One common argument used by opponents of deviant groups is the "slippery slope" argument. This is the belief that if one behavior is tolerated or decriminalized, a similar behavior will become more "thinkable" or likely to actually occur. As an example, one of the arguments against recognizing gay rights was that it would make it more likely that children would be sexually abused if gay fathers adopted sons.

The slippery slope argument actually recognizes a valid sociological point, that there is in fact a range of tolerance of deviant behaviors.

Indifference -- "I don't care what they do, as long as they do it to someone else."

Distaste -- "That's disgusting, but if that's their thing, just keep it off of me."

Mild Disapproval -- "I think it's disgusting, but none of my business, as long as I don't have to actually talk to one of them."

Strong Disapproval :“ "That's not right. I'd tell them what I think of disgusting people like that."

Criminalization :“ "That ought to be illegal. There should be a law."

Some criminal behaviors actually are socially tolerated. In the hockey rink, we tolerate behavior that would result in immediate arrest for assault with a deadly weapon off the ice. Frat boys who are partying down might be cited for a noise violation, where gang members are searched and warrant checked for wearing the wrong colors, then ending up in jail for the same behaviors as the frat boys.

However, some deviant behaviors which are lawful can carry very negative consequences.

Crossdressing from male to female is an excellent example. Outside of certain very limited social contexts (Halloween, the stage), a crossdresser in public who is detected can expect not just nasty comments, but possibly a beating or even sexual assault.

Also, interpersonal conflict between members of deviant groups may have a very different dynamic than those in mainstream society. One or both parties may fear being "outed" at work or home; the police may be disinterested or even tolerant of violence "among those freaks"; or the need for cohesion to defend against external threats may be so high that mortal enemies who share the same deviant mode are willing to cooperate

Regardless of the specific deviant acts involved, society's reaction to deviance has a number of interesting similarities.

Detection: a deviant must first be detected. Some forms of deviance are ignored as
long as they are not noticed. Others are actively sought out for punishment.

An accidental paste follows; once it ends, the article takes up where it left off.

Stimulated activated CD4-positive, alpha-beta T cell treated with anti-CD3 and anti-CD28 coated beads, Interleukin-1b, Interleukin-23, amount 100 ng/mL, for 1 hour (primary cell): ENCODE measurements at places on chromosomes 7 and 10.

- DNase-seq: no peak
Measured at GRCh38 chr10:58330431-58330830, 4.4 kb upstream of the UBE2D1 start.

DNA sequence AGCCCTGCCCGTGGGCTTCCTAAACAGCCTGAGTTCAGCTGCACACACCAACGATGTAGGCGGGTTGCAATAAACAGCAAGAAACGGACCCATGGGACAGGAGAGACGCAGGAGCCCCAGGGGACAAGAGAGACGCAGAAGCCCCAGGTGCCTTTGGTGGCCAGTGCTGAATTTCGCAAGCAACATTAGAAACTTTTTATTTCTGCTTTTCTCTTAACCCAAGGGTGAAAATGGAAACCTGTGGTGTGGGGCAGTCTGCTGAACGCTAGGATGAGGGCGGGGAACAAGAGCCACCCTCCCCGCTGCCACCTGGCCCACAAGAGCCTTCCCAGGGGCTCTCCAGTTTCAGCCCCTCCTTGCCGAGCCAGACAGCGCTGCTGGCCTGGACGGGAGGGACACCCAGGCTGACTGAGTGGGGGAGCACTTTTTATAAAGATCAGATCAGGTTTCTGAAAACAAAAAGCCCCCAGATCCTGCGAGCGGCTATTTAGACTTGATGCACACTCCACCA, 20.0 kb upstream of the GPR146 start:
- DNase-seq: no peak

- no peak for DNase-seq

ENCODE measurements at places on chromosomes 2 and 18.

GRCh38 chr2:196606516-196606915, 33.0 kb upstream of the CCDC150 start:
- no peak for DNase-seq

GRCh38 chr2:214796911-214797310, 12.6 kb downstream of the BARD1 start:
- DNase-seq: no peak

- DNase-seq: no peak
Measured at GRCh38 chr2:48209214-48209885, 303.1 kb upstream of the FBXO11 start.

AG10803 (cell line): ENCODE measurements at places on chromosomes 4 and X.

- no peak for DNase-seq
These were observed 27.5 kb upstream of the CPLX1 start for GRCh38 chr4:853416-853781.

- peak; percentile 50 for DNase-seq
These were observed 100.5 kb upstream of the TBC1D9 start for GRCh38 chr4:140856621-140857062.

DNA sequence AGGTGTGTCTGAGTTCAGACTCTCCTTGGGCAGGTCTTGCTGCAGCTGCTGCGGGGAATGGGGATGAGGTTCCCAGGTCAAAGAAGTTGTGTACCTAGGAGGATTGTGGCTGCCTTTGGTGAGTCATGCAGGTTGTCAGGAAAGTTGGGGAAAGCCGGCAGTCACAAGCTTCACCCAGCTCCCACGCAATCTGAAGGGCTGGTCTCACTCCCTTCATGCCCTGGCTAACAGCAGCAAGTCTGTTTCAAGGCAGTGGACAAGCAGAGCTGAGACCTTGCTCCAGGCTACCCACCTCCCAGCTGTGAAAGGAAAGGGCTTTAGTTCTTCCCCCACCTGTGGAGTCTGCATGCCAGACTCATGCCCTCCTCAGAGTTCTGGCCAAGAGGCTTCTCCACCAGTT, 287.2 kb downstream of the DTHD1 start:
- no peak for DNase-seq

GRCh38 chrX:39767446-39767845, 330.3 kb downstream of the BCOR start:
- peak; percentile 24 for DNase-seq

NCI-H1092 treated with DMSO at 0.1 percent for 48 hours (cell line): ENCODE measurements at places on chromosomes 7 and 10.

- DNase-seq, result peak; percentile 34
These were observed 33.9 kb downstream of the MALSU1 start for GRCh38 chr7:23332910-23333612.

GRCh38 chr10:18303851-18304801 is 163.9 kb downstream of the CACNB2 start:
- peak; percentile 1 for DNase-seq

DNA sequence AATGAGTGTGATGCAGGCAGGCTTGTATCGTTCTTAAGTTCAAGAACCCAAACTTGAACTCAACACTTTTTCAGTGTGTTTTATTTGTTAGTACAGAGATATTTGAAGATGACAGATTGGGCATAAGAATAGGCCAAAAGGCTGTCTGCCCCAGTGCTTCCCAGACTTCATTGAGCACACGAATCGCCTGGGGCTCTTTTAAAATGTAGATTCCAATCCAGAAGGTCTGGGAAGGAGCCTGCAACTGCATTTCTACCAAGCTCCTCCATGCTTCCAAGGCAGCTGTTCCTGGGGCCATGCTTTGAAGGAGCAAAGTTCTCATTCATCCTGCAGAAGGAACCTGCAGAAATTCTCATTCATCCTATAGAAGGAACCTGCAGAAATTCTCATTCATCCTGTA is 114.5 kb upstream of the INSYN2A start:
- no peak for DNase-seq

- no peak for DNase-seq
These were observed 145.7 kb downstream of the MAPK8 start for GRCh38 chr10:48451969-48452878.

Deterrence: when a deviant is recognized as such, the first goal is to discourage or deter the deviant either from their behavior, or from the public exhibition of their behavior.

Sanctions: once deterrence has failed, various sanctions may follow. This may involve friends and family, school, employment :“ or even involvement in the criminal justice system.

Deviance is defined by society. This concept is essential to the understanding of deviance:
"DEVIANCE is the product of society's (over)reaction to a behavior or characteristic :“ DEVIANCE is NOT the product of that behavior or characteristic on its own."

So the negative consequences of being labeled a deviant do not arise from being gay, or having purple hair, or reading unusual materials in the school library, or hanging out in groups and wearing odd silver uniforms. The negative consequences arise when other members of society see your purple hair, silver uniform, or same-sex flirtation and react according to their own beliefs and prejudices.

Deviance is separate and distinct from insanity. A deviant is recognized as having a (abnormal) goal that they pursue in ways that reasonably might lead to their goal. A pervert that looks up women's skirts might carry a video camera and a mirror and go wander in public libraries. An insane person might carry a banana and a pumpkin and go around looking for books to smash them between -- but this is clearly regarded as insane as opposed to deviant. The former will be arrested. The latter might be ignored, or shunned, or taken into civil custody as a danger to themselves or others. A crazy person's behavior lacks sufficient internal consistency, or rational relationship between goals and means, to be classified as deviant.